Short Volatility Strategy With Contango Filter

This article shows an example of a short volatility strategy developed with DLPAL S. The strategy incorporates a contango filter and is validated on strictly positively correlated securities.

Based on our analysis, short volatility strategies face extreme tail risk and for this reason we do not recommend them although we are often asked whether we can provide signals for trading volatility ETFs, such as XIV, ZIV and VXX.

One problem with developing ETF volatility trading strategies is the relatively short history of these products. For example, XIV inception date is 11/29/2010. This short history does not include important market conditions, such as those developed during the financial crisis in the 2007-2009 period.

The historical data for XIV were extended to 03/26/2004 with simulated prices and in the article we use this longer history to develop a strategy with DLPAL S. Since we want to capture as many market conditions s possible during development, we will not use an out-of-sample and the available history will be used for the in-sample.

Due to the lack of an out-of-sample the resulting strategy will be fitted on historical data and possibly over-fitted. We will also include a contango filter for the trades to avoid taking positions during backwardation. We will validate the strategy on ZIV and SPY data starting on 01/02/2008 and this will cover the downtrend of the financial crisis. Hopefully, the filter and the validation will limit curve-fitting and increase chances of a robust result.

Below is the DLPAL S workspace. Profit target and stop-loss are set at 3%

We instruct the program to search for strategies in the history of XIV with more than 29 trades, win rate greater than 75%, maximum of 10 consecutive losers and profit factor greater than 2. In essence, we are looking for higher probability strategies.

The results are shown below:

Each line in the results is a strategy that satisfies the performance parameters specified.  Index and Index Date are used internally to classify strategies. Trade on is the entry point, in this case the Open of next bar. P is the success rate of the strategy, PF is the profit factor, Trades is the number of historical trades, CL is the maximum number of consecutive losers, Type is LONG for long strategies and SHORT for short strategies, Target is the profit target,  Stop is the stop-loss and C indicates whether % or points for the exits, in this case it is %. Last Date and First Date are the last and first date in the data file.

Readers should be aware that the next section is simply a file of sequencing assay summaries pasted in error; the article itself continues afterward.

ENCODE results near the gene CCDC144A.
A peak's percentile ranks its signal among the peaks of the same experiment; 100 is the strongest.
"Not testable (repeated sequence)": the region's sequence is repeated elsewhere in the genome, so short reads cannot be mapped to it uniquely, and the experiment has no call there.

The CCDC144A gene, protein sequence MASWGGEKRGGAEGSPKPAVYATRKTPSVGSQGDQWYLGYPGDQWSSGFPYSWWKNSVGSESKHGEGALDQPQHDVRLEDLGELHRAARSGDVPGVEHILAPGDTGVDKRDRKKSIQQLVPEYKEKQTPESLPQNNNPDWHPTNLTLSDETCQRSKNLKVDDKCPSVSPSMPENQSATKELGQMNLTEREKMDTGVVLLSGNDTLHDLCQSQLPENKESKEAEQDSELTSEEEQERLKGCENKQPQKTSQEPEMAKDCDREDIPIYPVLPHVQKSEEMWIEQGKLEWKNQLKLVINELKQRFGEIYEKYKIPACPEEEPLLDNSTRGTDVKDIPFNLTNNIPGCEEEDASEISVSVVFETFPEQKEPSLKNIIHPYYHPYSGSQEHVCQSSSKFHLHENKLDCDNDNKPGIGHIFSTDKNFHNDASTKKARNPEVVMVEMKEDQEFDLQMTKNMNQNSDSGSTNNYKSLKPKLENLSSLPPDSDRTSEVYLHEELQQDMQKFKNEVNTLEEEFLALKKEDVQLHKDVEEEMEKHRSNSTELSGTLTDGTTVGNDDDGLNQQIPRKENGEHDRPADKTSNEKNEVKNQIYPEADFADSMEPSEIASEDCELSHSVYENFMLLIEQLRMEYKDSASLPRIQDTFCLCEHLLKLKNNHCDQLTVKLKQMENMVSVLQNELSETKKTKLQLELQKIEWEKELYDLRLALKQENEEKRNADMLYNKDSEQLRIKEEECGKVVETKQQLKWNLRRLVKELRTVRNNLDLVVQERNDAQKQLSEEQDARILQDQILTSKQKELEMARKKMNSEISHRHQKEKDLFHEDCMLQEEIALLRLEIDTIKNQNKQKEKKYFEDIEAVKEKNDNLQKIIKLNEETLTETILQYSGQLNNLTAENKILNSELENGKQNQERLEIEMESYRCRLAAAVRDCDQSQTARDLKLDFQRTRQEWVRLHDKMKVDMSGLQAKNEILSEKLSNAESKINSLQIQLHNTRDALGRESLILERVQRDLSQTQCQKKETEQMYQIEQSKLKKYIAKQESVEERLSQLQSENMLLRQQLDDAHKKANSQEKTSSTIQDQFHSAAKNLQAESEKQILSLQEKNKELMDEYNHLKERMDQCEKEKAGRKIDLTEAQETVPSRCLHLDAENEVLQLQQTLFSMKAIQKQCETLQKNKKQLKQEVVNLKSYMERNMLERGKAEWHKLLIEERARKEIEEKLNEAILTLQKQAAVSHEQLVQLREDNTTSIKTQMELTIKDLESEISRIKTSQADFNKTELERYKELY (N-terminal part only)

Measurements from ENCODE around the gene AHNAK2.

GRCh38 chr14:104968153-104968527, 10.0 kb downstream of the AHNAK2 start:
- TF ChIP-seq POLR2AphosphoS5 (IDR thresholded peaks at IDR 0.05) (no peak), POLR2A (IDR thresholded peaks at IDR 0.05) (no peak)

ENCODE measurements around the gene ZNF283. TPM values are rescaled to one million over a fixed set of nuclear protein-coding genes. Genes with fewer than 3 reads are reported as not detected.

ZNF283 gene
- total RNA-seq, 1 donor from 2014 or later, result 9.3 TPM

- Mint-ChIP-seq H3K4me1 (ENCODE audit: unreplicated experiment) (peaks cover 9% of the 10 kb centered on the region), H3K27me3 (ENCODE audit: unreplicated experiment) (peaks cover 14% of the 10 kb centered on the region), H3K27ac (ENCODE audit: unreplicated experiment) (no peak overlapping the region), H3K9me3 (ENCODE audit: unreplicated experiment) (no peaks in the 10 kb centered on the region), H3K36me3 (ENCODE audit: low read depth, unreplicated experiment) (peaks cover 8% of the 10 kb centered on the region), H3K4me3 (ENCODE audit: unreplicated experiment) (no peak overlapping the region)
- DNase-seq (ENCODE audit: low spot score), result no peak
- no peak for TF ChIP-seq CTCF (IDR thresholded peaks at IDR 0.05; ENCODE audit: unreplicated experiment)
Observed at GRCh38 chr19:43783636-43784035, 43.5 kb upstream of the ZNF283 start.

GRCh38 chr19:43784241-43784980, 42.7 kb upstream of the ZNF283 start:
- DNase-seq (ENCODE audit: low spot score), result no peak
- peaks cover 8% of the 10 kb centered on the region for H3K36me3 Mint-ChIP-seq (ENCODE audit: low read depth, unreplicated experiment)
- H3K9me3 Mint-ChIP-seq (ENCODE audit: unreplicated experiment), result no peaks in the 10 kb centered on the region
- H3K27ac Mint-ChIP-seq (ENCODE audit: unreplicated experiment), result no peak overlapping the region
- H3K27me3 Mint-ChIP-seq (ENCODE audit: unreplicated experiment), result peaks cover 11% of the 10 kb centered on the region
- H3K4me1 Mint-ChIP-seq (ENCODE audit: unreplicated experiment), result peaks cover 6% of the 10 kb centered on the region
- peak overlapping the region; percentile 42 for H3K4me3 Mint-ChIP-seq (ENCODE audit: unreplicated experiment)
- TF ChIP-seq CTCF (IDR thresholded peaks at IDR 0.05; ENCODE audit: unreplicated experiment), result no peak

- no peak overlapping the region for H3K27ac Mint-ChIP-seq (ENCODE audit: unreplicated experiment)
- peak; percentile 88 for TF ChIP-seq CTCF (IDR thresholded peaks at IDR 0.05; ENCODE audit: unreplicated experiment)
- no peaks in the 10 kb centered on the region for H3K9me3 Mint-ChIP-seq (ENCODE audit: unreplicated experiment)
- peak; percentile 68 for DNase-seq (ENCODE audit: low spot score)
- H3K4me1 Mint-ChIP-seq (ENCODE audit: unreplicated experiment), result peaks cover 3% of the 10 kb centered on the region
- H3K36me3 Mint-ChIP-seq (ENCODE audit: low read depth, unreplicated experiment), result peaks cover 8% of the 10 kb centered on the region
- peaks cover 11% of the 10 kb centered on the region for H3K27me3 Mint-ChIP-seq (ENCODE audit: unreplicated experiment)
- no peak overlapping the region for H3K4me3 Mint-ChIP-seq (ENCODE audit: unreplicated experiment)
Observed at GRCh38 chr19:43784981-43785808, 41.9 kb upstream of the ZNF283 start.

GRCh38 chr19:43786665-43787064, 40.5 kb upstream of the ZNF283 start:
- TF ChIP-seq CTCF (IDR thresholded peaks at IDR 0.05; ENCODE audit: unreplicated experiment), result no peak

DLPAL found 6 long strategies in the history considered. Next, we generate code for Amibroker and test a strategy that combines all 6 strategies into a single one. We also include the filter that VIX must be less VXV to assure there is contango. Below are the results for the equity curve and drawdown profile.

CAGR is 17.1%, Sharpe is 1.64, maximum drawdown is 15% and MAR is 1.10. There are 170 trades that stay open 2.5 bars on the average. Exposure is 13%.


We next backtest this strategy on ZIV and SPY, two ETFs that are strictly positively correlated with XIV, as shown in the charts below.

Both equity curves show positive performance, as shown below:

ZIV validation

SPY validation

A few issues remain, as follows:

  1. Is the contango filter sufficient to protect from volatility spikes?
  2. Is the validation on ZIV and SPY sufficient to support strategy robustness?

More work is needed to deal with the above issues. What we did in this article was to show an example of how to go about developing a short volatility strategy with DLPAL S. These results can be replicated by anyone with a demo version of DLPAL S and the two-week fully-functional trial.

If you have any questions or comments, happy to connect on Twitter: @priceactionlab

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Disclaimer:  No part of the analysis in this blog constitutes a trade recommendation. The past performance of any trading system or methodology is not necessarily indicative of future results. Read the full disclaimer here.

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